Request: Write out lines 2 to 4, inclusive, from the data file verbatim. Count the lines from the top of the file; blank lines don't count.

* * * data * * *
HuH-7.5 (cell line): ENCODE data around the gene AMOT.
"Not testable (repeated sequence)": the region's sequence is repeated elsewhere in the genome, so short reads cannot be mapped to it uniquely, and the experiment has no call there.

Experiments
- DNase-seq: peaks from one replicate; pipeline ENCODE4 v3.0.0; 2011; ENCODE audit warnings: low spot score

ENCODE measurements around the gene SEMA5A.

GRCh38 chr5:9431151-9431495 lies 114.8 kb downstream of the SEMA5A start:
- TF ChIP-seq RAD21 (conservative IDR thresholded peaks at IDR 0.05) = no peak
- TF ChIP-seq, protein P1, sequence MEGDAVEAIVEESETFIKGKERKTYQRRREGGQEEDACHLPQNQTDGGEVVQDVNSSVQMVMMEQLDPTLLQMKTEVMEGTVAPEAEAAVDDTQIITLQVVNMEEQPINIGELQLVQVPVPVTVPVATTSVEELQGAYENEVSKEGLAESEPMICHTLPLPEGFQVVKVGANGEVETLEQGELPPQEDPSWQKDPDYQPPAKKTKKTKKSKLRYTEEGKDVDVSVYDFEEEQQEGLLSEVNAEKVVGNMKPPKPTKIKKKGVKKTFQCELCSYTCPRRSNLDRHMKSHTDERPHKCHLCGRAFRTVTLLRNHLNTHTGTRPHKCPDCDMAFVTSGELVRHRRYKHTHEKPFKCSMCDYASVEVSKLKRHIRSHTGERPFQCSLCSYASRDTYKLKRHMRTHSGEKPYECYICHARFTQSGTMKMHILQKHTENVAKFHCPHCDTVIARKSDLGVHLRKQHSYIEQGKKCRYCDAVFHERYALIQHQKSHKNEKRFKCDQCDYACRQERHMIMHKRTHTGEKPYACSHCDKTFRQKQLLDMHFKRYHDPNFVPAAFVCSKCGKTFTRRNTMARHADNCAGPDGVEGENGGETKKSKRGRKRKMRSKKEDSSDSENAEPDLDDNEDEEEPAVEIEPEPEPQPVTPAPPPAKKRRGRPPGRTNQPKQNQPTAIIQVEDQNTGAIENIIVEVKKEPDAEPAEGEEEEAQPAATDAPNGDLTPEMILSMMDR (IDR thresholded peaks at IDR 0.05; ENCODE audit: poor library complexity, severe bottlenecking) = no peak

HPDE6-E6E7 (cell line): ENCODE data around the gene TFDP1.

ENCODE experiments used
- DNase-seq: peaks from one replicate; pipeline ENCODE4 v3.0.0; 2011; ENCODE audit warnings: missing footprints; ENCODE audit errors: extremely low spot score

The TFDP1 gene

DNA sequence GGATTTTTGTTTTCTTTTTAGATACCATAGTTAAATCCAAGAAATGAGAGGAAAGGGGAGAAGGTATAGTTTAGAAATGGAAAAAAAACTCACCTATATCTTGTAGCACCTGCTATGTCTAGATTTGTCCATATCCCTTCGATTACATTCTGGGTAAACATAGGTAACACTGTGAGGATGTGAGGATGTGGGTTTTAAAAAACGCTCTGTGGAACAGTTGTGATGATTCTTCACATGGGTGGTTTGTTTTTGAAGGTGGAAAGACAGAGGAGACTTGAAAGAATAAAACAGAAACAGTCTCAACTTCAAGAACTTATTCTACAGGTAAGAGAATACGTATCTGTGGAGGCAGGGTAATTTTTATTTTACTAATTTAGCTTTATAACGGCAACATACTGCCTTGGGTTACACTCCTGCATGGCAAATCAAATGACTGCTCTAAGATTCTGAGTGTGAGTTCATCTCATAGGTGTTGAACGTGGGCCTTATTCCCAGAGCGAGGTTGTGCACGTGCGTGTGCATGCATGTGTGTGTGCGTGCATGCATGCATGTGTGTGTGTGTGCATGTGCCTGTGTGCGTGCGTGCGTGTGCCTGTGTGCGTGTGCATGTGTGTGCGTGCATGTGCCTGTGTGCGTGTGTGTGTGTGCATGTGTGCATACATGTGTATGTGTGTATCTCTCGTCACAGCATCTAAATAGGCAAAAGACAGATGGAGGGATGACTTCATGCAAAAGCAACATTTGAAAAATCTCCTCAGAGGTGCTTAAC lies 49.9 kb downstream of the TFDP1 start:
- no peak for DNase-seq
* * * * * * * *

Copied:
"Not testable (repeated sequence)": the region's sequence is repeated elsewhere in the genome, so short reads cannot be mapped to it uniquely, and the experiment has no call there.

Experiments
- DNase-seq: peaks from one replicate; pipeline ENCODE4 v3.0.0; 2011; ENCODE audit warnings: low spot score